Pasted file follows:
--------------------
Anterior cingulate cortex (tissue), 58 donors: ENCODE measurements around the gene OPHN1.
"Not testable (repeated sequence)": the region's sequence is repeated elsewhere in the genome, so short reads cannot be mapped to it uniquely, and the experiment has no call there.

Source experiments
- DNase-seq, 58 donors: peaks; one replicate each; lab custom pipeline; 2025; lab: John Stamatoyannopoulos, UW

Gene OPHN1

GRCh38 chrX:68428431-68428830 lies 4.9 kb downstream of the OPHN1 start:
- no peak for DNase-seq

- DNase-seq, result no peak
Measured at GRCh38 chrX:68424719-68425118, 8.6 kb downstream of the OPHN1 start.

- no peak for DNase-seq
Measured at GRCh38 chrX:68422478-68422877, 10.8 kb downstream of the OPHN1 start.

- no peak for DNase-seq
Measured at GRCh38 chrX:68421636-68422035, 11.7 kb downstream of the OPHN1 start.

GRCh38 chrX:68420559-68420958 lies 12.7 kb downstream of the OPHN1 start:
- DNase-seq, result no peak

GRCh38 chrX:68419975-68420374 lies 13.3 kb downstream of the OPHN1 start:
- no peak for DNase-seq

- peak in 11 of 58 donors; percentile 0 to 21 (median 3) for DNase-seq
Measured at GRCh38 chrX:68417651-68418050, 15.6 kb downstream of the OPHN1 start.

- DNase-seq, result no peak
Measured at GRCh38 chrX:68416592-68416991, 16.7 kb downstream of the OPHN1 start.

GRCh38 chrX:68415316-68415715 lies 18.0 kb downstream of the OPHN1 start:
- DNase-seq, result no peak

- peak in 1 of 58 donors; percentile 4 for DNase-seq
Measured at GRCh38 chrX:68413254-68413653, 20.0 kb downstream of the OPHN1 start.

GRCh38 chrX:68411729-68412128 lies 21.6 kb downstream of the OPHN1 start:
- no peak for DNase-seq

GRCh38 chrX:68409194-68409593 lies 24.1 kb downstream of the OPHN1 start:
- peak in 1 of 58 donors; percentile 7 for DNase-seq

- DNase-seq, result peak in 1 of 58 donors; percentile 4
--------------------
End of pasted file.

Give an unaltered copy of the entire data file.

Anterior cingulate cortex (tissue), 58 donors: ENCODE measurements around the gene OPHN1.
"Not testable (repeated sequence)": the region's sequence is repeated elsewhere in the genome, so short reads cannot be mapped to it uniquely, and the experiment has no call there.

Source experiments
- DNase-seq, 58 donors: peaks; one replicate each; lab custom pipeline; 2025; lab: John Stamatoyannopoulos, UW

Gene OPHN1

GRCh38 chrX:68428431-68428830 lies 4.9 kb downstream of the OPHN1 start:
- no peak for DNase-seq

- DNase-seq, result no peak
Measured at GRCh38 chrX:68424719-68425118, 8.6 kb downstream of the OPHN1 start.

- no peak for DNase-seq
Measured at GRCh38 chrX:68422478-68422877, 10.8 kb downstream of the OPHN1 start.

- no peak for DNase-seq
Measured at GRCh38 chrX:68421636-68422035, 11.7 kb downstream of the OPHN1 start.

GRCh38 chrX:68420559-68420958 lies 12.7 kb downstream of the OPHN1 start:
- DNase-seq, result no peak

GRCh38 chrX:68419975-68420374 lies 13.3 kb downstream of the OPHN1 start:
- no peak for DNase-seq

- peak in 11 of 58 donors; percentile 0 to 21 (median 3) for DNase-seq
Measured at GRCh38 chrX:68417651-68418050, 15.6 kb downstream of the OPHN1 start.

- DNase-seq, result no peak
Measured at GRCh38 chrX:68416592-68416991, 16.7 kb downstream of the OPHN1 start.

GRCh38 chrX:68415316-68415715 lies 18.0 kb downstream of the OPHN1 start:
- DNase-seq, result no peak

- peak in 1 of 58 donors; percentile 4 for DNase-seq
Measured at GRCh38 chrX:68413254-68413653, 20.0 kb downstream of the OPHN1 start.

GRCh38 chrX:68411729-68412128 lies 21.6 kb downstream of the OPHN1 start:
- no peak for DNase-seq

GRCh38 chrX:68409194-68409593 lies 24.1 kb downstream of the OPHN1 start:
- peak in 1 of 58 donors; percentile 7 for DNase-seq

- DNase-seq, result peak in 1 of 58 donors; percentile 4